The beginning of Hard Spell, while I enjoyed it, is much slower and more information/background based than the rest of the book. It's a fairly long introduction period too and is not a good representation of the meat of the book. I was actually unsure if there was even going to be a main plot at first because the summary didn't mention one and I wasn't familiar with Gustainis' writing. Never fear, however, because there very much is a plot, a very dark and ominous one. Once I was introduced into the true storyline, I couldn't stop reading (and not just because there aren't chapter markers, that took some adjusting to). The ending, once you get past the gory, cringe-worthy bit, was utterly perfect. Loved it, couldn't have imagined a better ending for Hard Spell. It fit perfectly. I can't wait to see what the sequel brings us.
Hard Spell is the police procedural of urban fantasy, not a case and some fantasy elements used to lightly veil a romantic plot. There's often a fine line between paranormal romance and urban fantasy, this is without a doubt a true urban fantasy.(less)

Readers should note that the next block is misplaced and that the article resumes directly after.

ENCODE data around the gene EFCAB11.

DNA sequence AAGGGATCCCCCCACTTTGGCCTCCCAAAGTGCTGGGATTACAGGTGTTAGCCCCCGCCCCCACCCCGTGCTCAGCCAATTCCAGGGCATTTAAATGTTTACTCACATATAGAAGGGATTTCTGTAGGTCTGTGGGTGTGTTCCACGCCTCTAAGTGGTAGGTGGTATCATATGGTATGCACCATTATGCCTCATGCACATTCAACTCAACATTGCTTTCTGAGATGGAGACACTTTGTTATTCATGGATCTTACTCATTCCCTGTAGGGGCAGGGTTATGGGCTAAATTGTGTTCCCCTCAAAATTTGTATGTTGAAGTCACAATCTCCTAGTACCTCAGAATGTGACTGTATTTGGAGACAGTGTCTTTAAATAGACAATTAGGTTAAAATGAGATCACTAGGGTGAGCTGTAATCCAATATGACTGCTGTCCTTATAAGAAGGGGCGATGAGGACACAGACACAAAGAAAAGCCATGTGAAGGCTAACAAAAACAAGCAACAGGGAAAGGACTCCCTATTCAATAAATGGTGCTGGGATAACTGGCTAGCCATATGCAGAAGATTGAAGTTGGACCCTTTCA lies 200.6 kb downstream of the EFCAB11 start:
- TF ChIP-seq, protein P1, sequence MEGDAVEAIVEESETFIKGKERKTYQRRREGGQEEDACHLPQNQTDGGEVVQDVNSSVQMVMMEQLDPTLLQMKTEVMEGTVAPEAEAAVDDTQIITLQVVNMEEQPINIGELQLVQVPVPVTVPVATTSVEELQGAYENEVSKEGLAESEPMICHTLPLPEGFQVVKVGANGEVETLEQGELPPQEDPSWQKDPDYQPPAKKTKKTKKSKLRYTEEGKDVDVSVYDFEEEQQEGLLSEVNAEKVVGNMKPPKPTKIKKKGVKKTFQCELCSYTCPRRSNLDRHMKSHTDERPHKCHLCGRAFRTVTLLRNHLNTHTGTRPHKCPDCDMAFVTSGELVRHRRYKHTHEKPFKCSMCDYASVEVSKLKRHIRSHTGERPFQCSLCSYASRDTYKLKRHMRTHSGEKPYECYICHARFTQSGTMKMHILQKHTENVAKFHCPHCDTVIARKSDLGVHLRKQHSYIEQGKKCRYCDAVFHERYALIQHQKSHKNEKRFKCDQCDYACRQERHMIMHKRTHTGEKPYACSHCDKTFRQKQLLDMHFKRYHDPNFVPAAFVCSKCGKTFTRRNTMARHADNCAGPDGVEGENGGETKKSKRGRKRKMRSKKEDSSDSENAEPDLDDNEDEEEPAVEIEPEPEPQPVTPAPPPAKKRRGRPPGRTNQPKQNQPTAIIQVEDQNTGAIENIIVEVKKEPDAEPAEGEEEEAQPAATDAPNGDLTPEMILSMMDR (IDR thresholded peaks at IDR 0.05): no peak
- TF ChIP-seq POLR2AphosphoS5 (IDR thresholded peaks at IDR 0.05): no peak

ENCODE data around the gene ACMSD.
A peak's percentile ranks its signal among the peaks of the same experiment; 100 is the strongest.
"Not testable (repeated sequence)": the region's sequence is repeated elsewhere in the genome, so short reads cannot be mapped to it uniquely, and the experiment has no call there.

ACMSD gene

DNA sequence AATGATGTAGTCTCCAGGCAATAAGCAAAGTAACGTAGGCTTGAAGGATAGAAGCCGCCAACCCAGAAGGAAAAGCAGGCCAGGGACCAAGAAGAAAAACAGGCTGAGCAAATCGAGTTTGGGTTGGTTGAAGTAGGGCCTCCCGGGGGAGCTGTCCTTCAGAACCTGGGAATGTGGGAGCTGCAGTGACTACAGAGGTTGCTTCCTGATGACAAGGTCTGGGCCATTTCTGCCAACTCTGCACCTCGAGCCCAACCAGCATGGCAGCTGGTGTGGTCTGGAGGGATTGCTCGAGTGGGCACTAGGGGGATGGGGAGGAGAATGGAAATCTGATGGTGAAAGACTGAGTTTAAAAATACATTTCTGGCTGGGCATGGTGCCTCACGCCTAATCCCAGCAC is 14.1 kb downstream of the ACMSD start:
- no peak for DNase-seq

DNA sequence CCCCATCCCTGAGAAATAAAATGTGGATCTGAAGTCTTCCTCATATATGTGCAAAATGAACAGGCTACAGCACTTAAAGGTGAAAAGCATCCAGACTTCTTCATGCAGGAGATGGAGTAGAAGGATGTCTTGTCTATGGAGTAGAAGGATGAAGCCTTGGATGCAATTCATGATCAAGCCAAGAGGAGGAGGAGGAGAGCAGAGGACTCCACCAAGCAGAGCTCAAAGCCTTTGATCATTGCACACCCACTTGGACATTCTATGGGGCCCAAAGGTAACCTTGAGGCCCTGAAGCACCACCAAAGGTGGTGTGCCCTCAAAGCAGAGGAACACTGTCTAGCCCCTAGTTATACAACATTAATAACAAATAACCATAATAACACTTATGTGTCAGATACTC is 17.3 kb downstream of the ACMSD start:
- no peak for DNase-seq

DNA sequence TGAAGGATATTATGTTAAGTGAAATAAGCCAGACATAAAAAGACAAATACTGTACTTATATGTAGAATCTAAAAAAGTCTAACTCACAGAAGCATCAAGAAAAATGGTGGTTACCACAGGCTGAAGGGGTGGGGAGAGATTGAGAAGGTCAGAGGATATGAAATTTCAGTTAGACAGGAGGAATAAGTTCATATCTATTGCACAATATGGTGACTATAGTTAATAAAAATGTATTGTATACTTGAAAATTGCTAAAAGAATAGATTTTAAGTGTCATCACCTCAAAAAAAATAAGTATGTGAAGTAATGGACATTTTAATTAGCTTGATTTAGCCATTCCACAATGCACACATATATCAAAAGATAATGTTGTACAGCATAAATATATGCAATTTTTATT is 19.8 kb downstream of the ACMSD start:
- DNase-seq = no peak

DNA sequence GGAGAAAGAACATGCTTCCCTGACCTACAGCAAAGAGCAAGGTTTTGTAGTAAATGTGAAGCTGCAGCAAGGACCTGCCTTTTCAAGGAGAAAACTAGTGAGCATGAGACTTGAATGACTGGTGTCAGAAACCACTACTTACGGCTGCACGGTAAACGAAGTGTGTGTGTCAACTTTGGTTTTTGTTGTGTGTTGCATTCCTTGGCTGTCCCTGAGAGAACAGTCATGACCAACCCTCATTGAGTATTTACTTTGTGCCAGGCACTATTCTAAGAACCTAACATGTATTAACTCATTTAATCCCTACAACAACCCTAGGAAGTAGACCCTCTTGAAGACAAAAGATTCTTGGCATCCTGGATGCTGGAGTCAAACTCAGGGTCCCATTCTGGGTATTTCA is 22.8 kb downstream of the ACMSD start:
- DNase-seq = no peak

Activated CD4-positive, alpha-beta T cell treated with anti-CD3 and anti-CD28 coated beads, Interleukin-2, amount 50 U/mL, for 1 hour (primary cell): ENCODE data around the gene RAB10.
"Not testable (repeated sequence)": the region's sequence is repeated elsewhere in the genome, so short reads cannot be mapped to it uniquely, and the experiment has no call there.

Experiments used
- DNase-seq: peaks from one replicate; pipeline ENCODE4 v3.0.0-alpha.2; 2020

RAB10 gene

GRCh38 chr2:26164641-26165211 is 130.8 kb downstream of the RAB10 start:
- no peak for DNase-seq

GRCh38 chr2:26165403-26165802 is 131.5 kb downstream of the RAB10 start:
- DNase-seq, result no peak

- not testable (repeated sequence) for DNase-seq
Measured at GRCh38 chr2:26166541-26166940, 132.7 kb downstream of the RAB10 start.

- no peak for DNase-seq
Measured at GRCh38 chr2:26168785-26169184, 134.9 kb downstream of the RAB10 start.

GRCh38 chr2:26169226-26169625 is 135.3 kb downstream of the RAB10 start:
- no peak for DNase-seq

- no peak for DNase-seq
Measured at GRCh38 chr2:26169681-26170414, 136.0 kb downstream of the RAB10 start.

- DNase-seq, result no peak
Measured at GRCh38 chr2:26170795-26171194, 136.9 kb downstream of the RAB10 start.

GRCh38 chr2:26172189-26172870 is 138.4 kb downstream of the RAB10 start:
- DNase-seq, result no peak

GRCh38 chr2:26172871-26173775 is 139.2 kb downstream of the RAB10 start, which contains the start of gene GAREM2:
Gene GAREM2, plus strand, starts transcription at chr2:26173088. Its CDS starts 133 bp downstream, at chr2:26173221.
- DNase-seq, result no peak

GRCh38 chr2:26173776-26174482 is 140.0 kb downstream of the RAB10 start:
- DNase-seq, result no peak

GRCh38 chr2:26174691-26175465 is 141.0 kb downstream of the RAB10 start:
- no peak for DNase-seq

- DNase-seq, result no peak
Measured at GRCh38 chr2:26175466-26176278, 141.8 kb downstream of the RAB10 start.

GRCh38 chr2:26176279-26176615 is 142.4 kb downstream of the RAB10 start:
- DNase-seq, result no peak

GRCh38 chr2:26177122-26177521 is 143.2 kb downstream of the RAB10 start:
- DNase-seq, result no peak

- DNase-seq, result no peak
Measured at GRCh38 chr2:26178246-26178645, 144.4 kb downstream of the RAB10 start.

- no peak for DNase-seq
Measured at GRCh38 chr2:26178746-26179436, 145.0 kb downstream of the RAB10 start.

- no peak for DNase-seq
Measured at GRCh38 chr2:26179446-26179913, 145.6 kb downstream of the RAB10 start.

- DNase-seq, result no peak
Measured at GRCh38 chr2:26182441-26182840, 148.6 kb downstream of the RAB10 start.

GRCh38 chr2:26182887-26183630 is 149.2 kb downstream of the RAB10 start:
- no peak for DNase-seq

Review originally posted on Bitten Books and given 4½ stars.
Maddie is struggling from day to day as an outcast after moving in with her grandmother du...moreReview originally posted on Bitten Books and given 4½ stars.
Maddie is struggling from day to day as an outcast after moving in with her grandmother due to a haunting family tragedy. Her world gets tipped upside down again when two new students make an appearance on the same day, both of whom can't seem to leave her alone. Chase takes on a role as her knight in shining armor while Dougal gives her the creeps. I don't want to give anything more away because a lot of my enjoyment in reading this book was finding out all of its secrets, but I do want to say that this is a paranormal like none I've read before. You won't be getting vampires, werewolves, or witches in this book. In fact, fantasy romance might be a more appropriate category.